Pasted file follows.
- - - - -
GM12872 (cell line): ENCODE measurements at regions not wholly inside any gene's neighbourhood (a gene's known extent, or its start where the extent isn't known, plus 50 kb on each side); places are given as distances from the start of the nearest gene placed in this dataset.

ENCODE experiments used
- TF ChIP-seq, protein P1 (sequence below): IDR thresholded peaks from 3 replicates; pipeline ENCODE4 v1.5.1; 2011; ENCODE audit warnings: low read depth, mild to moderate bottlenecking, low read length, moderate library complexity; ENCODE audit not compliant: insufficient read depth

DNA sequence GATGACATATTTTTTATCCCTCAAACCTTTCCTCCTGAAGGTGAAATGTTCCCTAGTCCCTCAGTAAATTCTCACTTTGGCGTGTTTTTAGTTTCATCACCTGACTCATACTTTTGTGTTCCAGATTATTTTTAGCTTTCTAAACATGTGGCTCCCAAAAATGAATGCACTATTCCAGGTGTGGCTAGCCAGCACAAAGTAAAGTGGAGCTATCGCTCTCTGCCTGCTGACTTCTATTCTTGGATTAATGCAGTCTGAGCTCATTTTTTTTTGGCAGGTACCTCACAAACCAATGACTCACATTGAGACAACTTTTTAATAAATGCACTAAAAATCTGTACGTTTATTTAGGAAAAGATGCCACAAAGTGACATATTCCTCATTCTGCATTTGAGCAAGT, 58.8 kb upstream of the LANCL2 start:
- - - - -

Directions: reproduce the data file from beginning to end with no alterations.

GM12872 (cell line): ENCODE measurements at regions not wholly inside any gene's neighbourhood (a gene's known extent, or its start where the extent isn't known, plus 50 kb on each side); places are given as distances from the start of the nearest gene placed in this dataset.

ENCODE experiments used
- TF ChIP-seq, protein P1 (sequence below): IDR thresholded peaks from 3 replicates; pipeline ENCODE4 v1.5.1; 2011; ENCODE audit warnings: low read depth, mild to moderate bottlenecking, low read length, moderate library complexity; ENCODE audit not compliant: insufficient read depth

DNA sequence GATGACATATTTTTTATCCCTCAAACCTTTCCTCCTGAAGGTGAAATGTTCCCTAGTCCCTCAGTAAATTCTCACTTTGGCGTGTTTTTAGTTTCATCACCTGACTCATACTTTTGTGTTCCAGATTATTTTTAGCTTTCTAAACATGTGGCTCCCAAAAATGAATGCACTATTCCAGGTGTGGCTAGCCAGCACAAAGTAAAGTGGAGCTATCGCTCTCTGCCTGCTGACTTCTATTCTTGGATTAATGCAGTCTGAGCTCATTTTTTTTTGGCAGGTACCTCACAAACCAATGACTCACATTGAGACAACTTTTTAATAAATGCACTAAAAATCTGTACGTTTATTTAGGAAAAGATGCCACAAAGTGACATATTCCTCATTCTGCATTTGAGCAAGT, 58.8 kb upstream of the LANCL2 start: